Nine Dragons (Audio) - Michael Connelly, Len Cariou

For a series that he has kept going for 20 years, one wonders when [a:Michael Connelly|12470|Michael Connelly|] would run out of ideas and steam. This may well be the book in which he has over-reached, going beyond his comfortable LA haunts, and there upon changed the formula that has made the series so popular.

In [b:Nine Dragons|6413193|Nine Dragons (Harry Bosch, #15)|Michael Connelly||6602180], Connelly brings in the LA Chinese connection via, of all things, the Hongkong triads. What bares the author's discomfort right at the outset is how sketchily he draws the Chinese characters as if from lack of familiarity or research or both. He clearly does not have a handle on the Chinese personality and resorts to incidental action to hold the reader's interest. This is a departure from the pensive, observant, slow boil atmosphere of the previous Bosch books that include stellar novels such as [b:The Last Coyote|49353|The Last Coyote (Harry Bosch, #4)|Michael Connelly||449477] and [b:The Black Echo|32508|The Black Echo (Harry Bosch, #1)|Michael Connelly||48262].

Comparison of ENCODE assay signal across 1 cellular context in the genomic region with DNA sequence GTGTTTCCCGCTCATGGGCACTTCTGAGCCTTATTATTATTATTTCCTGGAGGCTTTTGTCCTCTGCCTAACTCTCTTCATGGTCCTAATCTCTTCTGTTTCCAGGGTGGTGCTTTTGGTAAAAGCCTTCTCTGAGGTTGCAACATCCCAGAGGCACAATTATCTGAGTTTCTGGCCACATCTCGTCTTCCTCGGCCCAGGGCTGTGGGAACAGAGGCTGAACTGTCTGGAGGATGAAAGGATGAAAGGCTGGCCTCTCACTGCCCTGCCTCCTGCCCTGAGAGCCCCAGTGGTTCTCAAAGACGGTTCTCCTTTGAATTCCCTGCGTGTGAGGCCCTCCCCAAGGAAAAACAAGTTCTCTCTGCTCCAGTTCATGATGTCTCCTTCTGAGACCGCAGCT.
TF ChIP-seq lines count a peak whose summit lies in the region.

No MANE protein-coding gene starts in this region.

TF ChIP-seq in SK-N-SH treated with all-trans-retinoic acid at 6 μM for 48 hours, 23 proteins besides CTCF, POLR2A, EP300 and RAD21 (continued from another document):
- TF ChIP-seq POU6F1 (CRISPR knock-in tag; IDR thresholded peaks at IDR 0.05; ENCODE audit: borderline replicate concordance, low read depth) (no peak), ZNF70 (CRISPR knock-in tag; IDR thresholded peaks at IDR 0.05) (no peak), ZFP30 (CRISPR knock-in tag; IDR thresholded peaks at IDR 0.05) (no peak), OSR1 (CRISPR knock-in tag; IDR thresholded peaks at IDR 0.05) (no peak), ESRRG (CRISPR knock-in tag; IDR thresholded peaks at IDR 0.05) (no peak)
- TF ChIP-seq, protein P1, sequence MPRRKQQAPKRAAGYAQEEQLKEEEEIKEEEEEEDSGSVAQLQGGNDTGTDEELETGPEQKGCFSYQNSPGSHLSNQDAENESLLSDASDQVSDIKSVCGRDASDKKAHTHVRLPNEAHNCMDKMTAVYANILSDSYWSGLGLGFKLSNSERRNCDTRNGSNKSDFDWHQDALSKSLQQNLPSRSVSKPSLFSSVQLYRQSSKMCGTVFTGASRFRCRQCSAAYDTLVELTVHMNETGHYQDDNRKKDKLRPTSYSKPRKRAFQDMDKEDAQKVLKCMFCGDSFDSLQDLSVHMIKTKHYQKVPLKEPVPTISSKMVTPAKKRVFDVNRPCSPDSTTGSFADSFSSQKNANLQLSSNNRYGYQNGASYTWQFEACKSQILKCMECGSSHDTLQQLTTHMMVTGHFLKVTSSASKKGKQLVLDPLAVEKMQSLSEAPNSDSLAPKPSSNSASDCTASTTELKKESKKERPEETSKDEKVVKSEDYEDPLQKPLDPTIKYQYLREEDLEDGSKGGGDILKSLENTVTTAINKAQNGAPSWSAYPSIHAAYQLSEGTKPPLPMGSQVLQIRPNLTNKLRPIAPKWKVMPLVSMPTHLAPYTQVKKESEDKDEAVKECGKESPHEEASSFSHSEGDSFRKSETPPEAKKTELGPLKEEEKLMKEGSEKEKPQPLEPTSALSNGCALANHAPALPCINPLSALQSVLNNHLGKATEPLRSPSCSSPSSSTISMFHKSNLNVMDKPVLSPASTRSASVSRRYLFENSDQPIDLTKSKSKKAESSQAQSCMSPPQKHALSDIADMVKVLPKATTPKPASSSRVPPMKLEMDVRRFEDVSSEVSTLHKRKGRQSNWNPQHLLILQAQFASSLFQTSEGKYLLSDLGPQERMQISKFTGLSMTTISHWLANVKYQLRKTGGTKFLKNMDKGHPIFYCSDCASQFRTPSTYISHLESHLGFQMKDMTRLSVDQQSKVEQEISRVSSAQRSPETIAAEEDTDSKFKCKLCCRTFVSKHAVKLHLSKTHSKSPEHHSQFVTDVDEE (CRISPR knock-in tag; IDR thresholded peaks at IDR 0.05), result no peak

Like the movie version of action stories, often the flow is dependent on far-fetched connections to keep things going. Here, the relative speed with which Bosch finds his missing daughter is made possible by multiple coincidences, violating that sacred rule of novels (attributed to Roger Zelazny) to limit coincidences to one per book.

Perhaps not a fault of the author, but the narrator appears to mistake a Japanese accent as Chinese, going for the rolling R's that would be difficult for native Cantonese or Mandarin speakers.

Connelly tries to save this with some twists at the ending, but in doing so, may have muddled the story further. Overall, the feel is that of a transition or middle novel in a trilogy where all the author is aiming to do is to connect the bookends. But, of course, this is book 12 or 13 of a long-running series, so that is not a sufficient excuse. whatever the reason, this one flopped for me, though not enough to dissuade me from reading other Bosch books.